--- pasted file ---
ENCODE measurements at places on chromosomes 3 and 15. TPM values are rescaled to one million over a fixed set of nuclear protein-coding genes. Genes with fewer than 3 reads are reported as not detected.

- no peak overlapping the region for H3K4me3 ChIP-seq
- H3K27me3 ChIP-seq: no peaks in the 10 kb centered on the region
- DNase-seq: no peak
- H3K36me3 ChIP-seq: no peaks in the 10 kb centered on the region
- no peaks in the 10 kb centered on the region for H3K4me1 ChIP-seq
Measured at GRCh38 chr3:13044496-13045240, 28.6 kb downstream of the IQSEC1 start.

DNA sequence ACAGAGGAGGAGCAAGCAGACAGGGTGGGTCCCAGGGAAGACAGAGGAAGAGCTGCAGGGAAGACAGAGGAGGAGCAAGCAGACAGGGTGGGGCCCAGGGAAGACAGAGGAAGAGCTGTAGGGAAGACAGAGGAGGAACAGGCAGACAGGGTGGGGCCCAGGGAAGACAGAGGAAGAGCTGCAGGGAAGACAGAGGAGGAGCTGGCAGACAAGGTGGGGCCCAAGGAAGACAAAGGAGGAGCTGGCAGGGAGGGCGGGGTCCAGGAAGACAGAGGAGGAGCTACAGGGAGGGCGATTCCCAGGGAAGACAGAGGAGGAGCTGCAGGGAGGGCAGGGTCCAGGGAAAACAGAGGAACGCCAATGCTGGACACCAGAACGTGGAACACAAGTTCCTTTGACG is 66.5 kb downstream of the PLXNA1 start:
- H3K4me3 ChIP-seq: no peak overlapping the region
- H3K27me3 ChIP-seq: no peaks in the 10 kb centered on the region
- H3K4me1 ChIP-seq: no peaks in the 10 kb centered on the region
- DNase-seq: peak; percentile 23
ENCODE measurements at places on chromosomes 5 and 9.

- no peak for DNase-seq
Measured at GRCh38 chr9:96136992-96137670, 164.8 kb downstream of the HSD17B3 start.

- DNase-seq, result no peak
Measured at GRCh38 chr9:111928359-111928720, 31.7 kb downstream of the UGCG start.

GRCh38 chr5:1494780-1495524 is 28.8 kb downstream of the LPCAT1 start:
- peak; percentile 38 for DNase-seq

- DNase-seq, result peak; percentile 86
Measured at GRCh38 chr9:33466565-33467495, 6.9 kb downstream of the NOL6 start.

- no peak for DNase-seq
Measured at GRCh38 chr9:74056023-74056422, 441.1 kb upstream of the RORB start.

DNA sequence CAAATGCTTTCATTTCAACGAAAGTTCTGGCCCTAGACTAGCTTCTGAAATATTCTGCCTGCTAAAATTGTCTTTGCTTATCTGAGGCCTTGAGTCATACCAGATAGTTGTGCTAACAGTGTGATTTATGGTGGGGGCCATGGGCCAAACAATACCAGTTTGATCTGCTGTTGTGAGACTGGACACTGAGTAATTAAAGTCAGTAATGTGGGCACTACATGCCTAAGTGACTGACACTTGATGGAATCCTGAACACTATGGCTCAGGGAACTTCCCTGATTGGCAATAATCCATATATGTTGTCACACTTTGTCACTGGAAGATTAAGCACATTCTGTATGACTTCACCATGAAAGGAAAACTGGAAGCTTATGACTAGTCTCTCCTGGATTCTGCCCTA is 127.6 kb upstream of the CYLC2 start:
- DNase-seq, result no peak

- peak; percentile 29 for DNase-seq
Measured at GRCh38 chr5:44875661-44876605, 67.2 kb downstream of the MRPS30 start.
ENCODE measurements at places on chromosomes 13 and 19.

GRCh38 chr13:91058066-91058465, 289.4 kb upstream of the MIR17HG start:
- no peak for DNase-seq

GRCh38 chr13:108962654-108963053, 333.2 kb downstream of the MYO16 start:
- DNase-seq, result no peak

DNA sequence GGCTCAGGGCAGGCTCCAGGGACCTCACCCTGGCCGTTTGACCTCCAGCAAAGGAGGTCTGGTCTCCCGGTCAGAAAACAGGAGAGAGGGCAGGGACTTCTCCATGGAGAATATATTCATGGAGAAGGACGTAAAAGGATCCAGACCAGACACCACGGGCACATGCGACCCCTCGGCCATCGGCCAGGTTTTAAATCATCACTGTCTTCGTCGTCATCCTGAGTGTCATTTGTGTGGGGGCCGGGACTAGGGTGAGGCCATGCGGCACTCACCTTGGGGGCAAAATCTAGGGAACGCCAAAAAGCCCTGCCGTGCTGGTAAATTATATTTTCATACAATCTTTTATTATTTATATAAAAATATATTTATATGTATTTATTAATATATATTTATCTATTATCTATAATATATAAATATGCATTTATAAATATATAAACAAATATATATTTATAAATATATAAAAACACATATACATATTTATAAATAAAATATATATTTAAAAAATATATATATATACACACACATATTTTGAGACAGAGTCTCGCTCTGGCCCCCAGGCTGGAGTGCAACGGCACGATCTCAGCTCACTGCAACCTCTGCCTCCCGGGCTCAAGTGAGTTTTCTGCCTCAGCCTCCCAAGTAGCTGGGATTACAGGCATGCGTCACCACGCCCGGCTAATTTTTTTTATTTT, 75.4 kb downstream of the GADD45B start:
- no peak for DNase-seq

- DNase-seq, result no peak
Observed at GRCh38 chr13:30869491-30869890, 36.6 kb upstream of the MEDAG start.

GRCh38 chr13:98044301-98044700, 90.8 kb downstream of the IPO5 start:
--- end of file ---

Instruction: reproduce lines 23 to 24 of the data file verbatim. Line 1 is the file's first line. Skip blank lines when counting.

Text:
Measured at GRCh38 chr9:74056023-74056422, 441.1 kb upstream of the RORB start.

DNA sequence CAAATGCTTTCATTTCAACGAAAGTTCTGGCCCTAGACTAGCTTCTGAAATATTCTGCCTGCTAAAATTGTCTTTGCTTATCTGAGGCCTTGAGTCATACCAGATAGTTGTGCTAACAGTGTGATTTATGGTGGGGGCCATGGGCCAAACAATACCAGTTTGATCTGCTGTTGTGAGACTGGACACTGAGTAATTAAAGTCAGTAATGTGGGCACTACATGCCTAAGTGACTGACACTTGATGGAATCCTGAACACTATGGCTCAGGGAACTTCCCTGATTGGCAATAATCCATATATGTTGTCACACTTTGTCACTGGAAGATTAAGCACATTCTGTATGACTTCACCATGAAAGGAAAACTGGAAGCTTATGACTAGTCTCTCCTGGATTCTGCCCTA is 127.6 kb upstream of the CYLC2 start: